Try to think of a creative way that you could use one of these in your home.  I can see it applied vertically directly to a pantry door.  It would also look cool applied across the front of a sideboard or buffet.

For those of you wondering where you can purchase the Prima Marketing re.design products, check out their “Where To Buy” page.

But now it’s your chance to win one of three Prima Marketing re.design transfers that would make great signs; Farmers Market, Market and Farm Fresh.

To be eligible to win one of these transfers all you have to do is leave a comment on this blog post by Friday, June 29, 2018 at midnight (U.S. central).  I’ll draw three names at random and each winner will get one transfer.

The fine print: no purchase necessary, you must be 18 years of age or older to win, void where prohibited by law, the number of eligible entries received determines the odds of winning, approximate retail value of prize is $25, if the prize is not claimed by Friday, July 6, 2018 another name will be drawn at random to win, blah, blah, blah.

And by the way, my Market sign is also for sale locally.  If you live near the Twin Cities and happen to need a large sign to hang in your house, be sure to check out my ‘available for local sale’ page.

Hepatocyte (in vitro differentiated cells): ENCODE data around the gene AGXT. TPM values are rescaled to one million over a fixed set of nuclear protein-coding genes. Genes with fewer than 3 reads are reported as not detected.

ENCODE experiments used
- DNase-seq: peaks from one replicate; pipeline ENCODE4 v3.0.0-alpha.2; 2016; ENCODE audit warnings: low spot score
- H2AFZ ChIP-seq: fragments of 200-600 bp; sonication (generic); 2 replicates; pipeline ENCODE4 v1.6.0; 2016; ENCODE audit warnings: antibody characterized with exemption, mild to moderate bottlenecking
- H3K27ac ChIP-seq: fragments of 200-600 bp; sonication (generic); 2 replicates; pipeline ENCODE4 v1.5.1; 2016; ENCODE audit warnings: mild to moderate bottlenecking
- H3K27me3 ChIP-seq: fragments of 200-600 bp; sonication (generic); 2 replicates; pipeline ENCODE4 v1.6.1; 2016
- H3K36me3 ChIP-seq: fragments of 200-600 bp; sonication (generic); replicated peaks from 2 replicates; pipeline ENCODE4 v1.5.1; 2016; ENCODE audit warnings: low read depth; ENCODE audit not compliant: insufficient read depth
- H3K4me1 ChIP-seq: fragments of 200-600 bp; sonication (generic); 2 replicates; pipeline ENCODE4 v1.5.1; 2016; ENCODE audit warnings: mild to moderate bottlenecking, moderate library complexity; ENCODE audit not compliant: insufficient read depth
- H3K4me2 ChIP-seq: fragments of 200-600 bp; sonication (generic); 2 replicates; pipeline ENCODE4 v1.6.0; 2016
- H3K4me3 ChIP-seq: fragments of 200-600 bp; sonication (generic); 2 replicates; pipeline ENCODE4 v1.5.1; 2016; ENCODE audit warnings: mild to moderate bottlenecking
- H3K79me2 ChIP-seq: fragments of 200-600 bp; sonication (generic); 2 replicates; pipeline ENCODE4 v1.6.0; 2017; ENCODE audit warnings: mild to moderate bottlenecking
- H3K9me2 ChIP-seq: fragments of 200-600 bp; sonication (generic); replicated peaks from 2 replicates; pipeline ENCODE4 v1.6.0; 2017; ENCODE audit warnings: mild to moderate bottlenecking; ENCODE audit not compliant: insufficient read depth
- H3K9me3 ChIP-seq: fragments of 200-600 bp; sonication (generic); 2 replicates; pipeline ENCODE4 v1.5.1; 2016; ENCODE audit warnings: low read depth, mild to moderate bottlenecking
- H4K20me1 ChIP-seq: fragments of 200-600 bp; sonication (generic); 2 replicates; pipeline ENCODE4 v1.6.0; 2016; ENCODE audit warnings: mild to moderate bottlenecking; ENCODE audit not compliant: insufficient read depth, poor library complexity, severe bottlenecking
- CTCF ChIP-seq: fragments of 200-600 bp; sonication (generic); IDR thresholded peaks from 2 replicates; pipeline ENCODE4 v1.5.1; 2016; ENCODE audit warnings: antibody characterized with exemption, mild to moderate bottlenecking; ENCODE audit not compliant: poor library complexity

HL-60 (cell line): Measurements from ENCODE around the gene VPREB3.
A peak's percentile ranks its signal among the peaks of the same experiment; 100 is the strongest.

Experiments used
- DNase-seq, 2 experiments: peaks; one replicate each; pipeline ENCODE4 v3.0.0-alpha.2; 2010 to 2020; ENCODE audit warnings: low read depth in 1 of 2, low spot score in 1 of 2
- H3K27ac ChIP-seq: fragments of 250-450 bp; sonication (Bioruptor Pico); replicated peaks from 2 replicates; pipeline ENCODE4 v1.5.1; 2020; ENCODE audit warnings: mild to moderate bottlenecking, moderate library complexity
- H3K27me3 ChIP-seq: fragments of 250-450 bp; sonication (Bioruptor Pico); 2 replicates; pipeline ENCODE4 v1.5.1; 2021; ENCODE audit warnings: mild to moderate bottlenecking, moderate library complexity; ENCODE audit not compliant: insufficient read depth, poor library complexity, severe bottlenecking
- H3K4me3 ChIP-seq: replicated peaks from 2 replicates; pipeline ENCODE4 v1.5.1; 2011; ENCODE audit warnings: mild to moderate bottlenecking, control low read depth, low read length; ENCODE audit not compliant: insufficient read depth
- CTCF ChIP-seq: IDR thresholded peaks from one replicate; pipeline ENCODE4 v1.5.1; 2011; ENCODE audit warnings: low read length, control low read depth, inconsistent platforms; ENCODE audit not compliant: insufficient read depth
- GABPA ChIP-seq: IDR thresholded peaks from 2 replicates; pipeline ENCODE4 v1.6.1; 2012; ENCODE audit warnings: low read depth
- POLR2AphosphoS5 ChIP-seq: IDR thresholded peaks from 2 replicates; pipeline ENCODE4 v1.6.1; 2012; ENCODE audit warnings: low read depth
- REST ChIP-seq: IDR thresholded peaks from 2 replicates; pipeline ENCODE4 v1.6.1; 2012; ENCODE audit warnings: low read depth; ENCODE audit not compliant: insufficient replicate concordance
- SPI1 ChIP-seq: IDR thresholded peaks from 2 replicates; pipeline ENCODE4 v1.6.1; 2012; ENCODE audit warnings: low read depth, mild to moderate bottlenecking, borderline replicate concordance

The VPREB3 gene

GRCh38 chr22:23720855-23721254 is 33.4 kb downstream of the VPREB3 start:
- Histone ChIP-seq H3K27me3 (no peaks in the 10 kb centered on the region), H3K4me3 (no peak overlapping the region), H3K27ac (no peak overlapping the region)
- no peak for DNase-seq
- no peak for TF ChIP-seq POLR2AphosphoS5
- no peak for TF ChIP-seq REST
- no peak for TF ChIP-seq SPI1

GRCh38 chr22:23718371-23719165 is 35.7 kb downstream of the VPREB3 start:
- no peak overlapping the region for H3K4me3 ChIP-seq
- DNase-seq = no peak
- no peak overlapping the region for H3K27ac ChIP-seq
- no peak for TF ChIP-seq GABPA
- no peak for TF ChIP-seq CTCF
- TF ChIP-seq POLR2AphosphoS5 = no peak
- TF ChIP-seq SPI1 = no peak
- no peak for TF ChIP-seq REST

75 thoughts on “the market sign.

  1. I have recently used these transfers and I also had a very confusing moment with the size on the container vs. what the actual size of the transfer was…and, so I just had to find something that would work! I have used three variations of the transfers, and all three items have sold! So, I just love how they work and the ease of application. And, since I am spontaneous when I do things…they work very well for me!

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  2. I love how your sign turned out! We’ve had a crazy, busy summer so far, and I’m finally getting a chance to read thru your posts! It’s like gorging on chocolate! Thanks for the chance to win, and keep up the projects-I’m living the dream thru you right now!

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  3. I would like to do this with an old door I have but the paint is very chippy. What would you recommend I seal it with that won’t affect a transfer?

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    1. I’m glad you asked Teresa. If you try to apply a transfer over really chippy paint you can end up with a mess because the chipping paint will stick to the transfer sheet instead of the transfer sticking to your painted item. I would use any sort of water based sealer like Miss Mustard Seed’s Tough Coat or the Real Milk Paint Co’s Dead Flat to seal the chippy paint first. Then once that is dried (and do be sure it’s fully dry), add the transfer over it. Then you can add another coat of the sealer over the transfer if you want to, but I consider that optional. It would add some durability to your transfer, but I have found that they are pretty durable even without a topcoat over them. Adding a top coat over the transfer can also help blend that ‘halo’ sort of look that some people dislike about the transfers. Keep most posted how it turns out!